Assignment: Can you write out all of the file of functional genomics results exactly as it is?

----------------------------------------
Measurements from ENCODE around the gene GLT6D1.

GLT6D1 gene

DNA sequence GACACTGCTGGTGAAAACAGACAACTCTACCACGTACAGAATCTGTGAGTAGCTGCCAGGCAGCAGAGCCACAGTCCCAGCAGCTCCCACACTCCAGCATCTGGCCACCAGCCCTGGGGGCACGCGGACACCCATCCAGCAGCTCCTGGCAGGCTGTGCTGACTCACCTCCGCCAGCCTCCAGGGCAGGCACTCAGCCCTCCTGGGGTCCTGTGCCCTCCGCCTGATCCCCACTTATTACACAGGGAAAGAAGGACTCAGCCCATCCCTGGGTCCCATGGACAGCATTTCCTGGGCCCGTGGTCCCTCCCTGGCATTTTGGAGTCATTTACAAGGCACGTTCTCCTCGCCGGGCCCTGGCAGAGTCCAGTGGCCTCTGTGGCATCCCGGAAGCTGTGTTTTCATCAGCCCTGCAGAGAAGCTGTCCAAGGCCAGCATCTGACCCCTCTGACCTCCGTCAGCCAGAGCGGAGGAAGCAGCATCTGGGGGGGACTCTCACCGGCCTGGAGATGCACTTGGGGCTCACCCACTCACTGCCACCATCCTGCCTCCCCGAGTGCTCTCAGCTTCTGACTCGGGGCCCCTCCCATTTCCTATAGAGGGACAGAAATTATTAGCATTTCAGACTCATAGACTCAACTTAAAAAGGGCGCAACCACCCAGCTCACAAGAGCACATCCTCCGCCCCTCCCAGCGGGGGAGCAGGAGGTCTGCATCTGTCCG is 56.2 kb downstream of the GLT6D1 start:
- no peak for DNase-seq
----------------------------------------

Measurements from ENCODE around the gene GLT6D1.

GLT6D1 gene

DNA sequence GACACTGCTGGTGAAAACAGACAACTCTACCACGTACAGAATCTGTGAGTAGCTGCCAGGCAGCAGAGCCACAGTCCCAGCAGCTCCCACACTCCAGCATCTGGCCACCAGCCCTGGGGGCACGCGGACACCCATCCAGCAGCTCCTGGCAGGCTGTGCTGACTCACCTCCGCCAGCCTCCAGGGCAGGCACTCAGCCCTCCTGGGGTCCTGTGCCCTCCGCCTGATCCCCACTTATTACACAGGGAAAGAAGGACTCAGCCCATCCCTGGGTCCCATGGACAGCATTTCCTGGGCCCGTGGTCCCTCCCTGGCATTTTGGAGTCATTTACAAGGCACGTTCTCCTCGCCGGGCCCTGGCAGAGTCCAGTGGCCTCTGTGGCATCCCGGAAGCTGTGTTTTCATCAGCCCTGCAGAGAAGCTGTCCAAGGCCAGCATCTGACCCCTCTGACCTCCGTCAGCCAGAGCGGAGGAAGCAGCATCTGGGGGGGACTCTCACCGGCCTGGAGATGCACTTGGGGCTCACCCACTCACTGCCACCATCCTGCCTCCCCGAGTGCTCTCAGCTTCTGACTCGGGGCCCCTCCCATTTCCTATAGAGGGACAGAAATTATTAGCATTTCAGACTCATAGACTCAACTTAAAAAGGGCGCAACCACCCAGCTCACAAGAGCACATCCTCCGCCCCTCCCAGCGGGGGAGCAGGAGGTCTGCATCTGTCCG is 56.2 kb downstream of the GLT6D1 start:
- no peak for DNase-seq